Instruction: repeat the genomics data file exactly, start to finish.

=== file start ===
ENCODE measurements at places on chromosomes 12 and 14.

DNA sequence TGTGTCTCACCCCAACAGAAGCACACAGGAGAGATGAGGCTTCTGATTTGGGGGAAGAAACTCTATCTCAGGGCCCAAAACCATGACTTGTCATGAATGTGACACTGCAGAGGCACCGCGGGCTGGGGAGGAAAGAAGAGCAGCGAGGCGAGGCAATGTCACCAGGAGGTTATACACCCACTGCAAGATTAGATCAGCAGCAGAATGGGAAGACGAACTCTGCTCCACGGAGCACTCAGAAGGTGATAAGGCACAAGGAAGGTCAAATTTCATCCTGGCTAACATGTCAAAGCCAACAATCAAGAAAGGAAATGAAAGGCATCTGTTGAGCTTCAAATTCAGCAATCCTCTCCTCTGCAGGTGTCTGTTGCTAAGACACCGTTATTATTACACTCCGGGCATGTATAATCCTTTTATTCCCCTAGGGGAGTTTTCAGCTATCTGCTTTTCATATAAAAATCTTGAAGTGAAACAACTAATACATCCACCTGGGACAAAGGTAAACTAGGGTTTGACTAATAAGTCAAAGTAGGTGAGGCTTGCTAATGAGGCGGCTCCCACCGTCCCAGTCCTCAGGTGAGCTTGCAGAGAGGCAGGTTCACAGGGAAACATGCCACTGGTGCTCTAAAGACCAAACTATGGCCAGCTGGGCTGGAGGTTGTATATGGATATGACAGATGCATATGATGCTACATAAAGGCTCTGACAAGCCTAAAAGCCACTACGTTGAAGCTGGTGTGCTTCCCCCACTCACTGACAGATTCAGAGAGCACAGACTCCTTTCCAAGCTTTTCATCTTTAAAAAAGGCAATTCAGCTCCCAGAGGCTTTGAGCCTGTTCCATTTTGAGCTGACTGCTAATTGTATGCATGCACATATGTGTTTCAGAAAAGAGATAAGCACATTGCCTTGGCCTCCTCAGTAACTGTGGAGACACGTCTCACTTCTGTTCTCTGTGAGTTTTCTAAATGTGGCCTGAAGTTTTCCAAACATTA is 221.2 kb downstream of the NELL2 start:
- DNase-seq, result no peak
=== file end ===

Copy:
ENCODE measurements at places on chromosomes 12 and 14.

DNA sequence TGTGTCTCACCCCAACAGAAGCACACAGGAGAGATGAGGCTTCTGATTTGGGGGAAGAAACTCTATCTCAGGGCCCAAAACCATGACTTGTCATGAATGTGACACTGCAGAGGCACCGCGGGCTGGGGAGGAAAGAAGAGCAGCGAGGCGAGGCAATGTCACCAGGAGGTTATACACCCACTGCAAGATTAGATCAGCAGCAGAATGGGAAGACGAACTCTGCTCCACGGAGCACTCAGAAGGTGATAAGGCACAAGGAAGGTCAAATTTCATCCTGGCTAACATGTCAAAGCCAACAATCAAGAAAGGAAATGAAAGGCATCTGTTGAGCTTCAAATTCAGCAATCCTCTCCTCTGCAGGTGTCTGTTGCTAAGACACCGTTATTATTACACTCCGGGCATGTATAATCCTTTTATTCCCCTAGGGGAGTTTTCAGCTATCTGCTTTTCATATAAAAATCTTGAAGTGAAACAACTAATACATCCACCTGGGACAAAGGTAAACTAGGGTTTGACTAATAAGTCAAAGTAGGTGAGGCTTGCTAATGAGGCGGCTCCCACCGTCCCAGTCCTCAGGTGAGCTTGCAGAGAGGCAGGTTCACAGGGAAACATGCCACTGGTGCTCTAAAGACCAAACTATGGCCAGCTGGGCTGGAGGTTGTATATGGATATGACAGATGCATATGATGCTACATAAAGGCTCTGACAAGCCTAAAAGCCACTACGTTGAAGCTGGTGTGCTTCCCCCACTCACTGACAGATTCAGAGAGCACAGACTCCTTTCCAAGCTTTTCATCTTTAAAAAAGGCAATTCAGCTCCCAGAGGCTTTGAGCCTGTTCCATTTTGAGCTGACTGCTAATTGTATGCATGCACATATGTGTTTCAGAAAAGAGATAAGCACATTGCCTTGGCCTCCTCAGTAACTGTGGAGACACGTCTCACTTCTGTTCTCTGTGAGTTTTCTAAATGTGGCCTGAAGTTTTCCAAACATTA is 221.2 kb downstream of the NELL2 start:
- DNase-seq, result no peak